Dinner at the big table wasn't just on Thanksgiving.  It was every night but TV Tray in the Family Room Night. But on those dinners around the big table, I can't recall so much of what we talked about or who said what, but I do remember the gathering, the smells of beef and fresh vegetables, of laughter, of stories from school, from work, a discarding of weighty thought and the simple gathering of those you love, for nourishment of the soul. I can't recreate the exact moments through what I cook, or who I serve it to, but I still can remember how those simple meals  made me feel, the redemptive power of the communion of those who love one another.
Dad is clearing stuff out of the house, as his days grow shorter.  Having just downsized and gotten rid of so much, the only things I wished  from it were small; things of worth, but perhaps not value. A couple are tattered cookbooks in which are written Mom's notes of when she made something new and if we liked it. One was a folder in which Mom placed hand written menu plans for family gatherings and holidays. Some were planned dishes, some were instructions for the meal itself. Piece after piece of small lined paper, on which her handwriting lay.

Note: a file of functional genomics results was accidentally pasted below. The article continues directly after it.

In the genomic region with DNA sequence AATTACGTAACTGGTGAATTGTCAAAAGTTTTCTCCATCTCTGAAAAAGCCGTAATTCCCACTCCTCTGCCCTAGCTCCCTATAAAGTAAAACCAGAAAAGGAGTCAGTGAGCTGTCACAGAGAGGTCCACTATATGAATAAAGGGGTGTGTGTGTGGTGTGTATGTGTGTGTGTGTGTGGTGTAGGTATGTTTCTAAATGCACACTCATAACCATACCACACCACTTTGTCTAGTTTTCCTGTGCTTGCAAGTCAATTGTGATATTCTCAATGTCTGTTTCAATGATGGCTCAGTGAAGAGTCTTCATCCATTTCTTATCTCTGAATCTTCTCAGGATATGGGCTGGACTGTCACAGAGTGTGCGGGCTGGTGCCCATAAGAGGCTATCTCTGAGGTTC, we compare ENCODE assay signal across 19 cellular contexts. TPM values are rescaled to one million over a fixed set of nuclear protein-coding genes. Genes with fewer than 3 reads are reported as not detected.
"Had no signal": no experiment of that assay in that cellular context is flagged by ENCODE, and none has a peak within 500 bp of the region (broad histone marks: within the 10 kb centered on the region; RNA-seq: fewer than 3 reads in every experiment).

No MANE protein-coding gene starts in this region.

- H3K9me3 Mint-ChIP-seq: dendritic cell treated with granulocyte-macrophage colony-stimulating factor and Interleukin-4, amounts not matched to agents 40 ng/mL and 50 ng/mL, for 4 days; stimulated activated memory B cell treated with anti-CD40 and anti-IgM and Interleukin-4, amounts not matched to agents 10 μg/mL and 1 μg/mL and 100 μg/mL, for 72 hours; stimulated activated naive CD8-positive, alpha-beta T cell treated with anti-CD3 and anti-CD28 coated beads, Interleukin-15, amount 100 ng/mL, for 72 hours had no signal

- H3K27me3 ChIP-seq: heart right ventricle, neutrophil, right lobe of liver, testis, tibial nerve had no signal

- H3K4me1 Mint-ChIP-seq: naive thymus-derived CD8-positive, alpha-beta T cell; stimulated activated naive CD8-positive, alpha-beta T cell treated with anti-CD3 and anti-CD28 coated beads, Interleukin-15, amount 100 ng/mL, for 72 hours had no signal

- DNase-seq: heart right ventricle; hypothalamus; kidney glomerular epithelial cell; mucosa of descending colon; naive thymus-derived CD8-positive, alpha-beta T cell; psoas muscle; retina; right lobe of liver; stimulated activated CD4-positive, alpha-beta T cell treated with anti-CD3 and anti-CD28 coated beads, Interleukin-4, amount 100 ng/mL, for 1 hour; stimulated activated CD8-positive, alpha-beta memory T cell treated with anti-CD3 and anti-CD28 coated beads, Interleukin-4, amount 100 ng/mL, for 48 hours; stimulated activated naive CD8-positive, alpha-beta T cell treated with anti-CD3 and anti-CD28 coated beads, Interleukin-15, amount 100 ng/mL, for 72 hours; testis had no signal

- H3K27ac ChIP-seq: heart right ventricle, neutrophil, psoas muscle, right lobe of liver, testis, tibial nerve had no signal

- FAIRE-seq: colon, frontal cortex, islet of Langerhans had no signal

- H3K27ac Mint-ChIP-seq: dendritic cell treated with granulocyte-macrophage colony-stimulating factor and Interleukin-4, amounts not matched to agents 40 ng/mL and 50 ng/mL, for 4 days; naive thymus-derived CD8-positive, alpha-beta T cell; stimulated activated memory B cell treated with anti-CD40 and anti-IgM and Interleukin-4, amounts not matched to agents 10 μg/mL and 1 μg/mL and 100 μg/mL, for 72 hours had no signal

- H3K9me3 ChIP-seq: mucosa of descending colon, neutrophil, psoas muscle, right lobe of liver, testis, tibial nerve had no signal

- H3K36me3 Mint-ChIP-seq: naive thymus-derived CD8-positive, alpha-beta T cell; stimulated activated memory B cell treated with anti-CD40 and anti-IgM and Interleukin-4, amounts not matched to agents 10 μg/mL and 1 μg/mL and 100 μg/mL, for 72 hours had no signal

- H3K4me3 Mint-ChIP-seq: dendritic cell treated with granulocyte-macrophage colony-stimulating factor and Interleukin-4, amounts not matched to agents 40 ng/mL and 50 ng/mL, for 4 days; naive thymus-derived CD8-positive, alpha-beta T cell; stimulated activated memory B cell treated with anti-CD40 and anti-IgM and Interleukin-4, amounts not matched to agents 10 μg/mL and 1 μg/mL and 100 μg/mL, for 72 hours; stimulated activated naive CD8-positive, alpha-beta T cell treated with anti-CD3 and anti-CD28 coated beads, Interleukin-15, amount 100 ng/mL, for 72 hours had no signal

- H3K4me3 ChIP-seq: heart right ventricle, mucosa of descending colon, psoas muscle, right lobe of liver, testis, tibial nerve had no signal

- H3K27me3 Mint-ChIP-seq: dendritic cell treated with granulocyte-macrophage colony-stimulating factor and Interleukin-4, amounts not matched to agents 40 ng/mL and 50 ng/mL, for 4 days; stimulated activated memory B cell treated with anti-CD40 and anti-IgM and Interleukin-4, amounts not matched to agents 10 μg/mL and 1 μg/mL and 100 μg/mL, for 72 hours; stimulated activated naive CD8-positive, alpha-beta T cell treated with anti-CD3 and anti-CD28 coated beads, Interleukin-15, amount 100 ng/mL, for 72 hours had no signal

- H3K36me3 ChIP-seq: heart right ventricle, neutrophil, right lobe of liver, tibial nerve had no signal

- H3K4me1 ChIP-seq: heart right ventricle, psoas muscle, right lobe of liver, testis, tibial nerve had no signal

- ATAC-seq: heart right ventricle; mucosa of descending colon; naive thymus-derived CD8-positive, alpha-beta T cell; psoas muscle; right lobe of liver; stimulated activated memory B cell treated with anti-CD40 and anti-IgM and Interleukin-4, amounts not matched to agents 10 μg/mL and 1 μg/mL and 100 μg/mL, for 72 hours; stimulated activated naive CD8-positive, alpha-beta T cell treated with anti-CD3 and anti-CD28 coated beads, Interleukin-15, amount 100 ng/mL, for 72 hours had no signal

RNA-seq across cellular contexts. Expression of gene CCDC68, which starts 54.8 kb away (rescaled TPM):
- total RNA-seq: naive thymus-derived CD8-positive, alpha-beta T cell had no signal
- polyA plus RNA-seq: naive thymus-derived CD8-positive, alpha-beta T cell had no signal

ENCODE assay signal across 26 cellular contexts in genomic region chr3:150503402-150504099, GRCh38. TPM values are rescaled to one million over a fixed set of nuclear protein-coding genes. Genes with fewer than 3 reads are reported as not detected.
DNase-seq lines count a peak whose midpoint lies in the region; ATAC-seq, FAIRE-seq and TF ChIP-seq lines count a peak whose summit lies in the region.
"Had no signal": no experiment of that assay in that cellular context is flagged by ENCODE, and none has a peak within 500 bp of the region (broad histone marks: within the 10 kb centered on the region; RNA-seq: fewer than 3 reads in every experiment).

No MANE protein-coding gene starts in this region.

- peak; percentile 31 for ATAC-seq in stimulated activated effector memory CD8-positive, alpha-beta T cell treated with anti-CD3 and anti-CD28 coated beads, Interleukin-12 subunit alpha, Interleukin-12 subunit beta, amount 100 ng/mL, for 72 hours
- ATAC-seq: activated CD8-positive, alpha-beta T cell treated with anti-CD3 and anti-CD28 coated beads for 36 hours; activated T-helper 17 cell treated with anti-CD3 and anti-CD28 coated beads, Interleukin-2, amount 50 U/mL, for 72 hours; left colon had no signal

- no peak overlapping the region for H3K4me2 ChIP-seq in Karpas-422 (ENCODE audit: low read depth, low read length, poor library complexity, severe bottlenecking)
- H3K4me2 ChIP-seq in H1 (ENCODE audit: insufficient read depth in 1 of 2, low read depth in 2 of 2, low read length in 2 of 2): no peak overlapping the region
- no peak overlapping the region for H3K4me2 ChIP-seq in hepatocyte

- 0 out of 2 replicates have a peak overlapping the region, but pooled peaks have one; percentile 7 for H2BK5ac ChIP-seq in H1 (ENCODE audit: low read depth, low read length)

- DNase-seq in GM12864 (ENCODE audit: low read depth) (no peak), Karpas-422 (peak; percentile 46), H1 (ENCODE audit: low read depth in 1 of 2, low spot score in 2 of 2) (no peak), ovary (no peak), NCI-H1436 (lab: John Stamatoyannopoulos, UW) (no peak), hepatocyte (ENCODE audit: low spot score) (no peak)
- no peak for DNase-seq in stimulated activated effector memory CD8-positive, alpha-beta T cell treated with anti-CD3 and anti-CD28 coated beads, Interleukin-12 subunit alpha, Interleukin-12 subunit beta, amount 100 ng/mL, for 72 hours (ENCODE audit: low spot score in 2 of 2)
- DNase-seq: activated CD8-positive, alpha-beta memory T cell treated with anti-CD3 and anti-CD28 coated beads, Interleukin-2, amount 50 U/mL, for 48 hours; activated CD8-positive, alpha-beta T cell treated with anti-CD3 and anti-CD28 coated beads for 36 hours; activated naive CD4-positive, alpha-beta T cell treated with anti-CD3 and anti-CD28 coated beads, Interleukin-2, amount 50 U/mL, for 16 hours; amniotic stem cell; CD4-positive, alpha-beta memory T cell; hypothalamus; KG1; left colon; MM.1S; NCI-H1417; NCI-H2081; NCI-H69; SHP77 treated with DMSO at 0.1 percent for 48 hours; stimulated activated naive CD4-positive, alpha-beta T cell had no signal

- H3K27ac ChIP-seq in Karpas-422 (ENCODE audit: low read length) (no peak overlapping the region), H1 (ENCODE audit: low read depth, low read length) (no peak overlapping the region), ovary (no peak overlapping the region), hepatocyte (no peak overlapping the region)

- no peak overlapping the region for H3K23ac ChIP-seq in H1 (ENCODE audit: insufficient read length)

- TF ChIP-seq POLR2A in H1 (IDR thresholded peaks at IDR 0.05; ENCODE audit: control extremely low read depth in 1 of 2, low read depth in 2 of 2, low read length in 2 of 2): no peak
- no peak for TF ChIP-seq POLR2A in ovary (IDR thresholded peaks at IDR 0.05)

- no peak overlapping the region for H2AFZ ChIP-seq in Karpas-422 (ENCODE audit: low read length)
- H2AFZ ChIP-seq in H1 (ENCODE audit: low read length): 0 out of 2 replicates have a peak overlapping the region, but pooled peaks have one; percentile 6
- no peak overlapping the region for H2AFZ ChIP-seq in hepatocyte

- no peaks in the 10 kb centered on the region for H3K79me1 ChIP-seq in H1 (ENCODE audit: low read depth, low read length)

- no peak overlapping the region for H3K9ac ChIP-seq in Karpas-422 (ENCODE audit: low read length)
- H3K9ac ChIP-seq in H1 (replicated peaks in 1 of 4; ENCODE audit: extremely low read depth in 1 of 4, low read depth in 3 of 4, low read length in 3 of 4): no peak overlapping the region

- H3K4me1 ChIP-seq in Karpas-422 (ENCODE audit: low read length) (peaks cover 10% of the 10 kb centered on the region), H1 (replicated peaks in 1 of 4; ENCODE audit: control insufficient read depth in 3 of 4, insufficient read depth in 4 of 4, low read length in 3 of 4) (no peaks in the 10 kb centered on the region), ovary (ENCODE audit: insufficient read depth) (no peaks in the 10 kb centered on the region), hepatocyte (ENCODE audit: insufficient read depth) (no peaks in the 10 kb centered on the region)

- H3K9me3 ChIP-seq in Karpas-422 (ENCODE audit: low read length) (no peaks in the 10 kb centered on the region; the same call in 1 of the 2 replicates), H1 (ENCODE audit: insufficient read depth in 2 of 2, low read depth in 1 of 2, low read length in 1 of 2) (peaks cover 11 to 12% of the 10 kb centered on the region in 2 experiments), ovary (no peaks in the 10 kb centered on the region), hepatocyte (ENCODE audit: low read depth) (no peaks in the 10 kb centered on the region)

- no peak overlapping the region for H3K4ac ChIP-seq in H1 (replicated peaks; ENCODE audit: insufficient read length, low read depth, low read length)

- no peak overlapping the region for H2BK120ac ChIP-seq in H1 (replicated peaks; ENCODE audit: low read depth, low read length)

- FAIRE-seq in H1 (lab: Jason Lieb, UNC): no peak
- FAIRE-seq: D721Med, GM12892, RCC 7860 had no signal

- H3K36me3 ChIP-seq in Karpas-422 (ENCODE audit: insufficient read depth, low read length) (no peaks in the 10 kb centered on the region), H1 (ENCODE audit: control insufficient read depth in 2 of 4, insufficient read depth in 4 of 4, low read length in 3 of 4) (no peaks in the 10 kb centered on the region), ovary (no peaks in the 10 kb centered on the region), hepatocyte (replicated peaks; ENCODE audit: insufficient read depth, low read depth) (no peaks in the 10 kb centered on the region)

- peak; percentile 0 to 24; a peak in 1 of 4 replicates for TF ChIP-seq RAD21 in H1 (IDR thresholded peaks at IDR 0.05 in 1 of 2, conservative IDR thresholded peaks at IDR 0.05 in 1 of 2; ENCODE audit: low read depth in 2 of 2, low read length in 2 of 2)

So many scraps of paper, so many meals, some dated 1962 when she and Dad were still new in the house.  It was the house she lived in the remainder of her life and to which they brought me and Big Bro home as small, scared children, to heal with them, then to belong, as family.

I hold those pieces of paper and feel the warmth, a woman preparing food for her family, for her friends, small hieroglyphs that tell me nothing but that someone loved us, scribbled messages that would not make sense to everyone  but will never fail to be understood.

At that family table we learned many things.  We learned patience (I tell you young lady, you are going to sit here until you eat that squash!) We learned aerodynamics (spoon at 45 degrees, wind from the SE at two mph, PEAS, initiate launch sequence!)  We learned thanks, and not just at Thanksgiving. We learned comfort and safety.

As I went out on my own, even when I didn't have a family of my own, there was a gathering, even if I just invited over my bachelor colleagues, put together a ham and some homemade mashed potatoes and the trimmings while we listened to music and actually talked about something other than our jobs. For it was the sharing and the care that was important, not necessarily what we ate.
Hygge, it's something I learned from my Mom as I watched her growing up. Even as Dad bought her the latest appliances to ease her burden as she grew sicker, she continued to make things as her Mom and generations past had done, stirring by hand, shaping and crafting, only forming a brief and sullen armistice with the food processor when her arthritis flared up..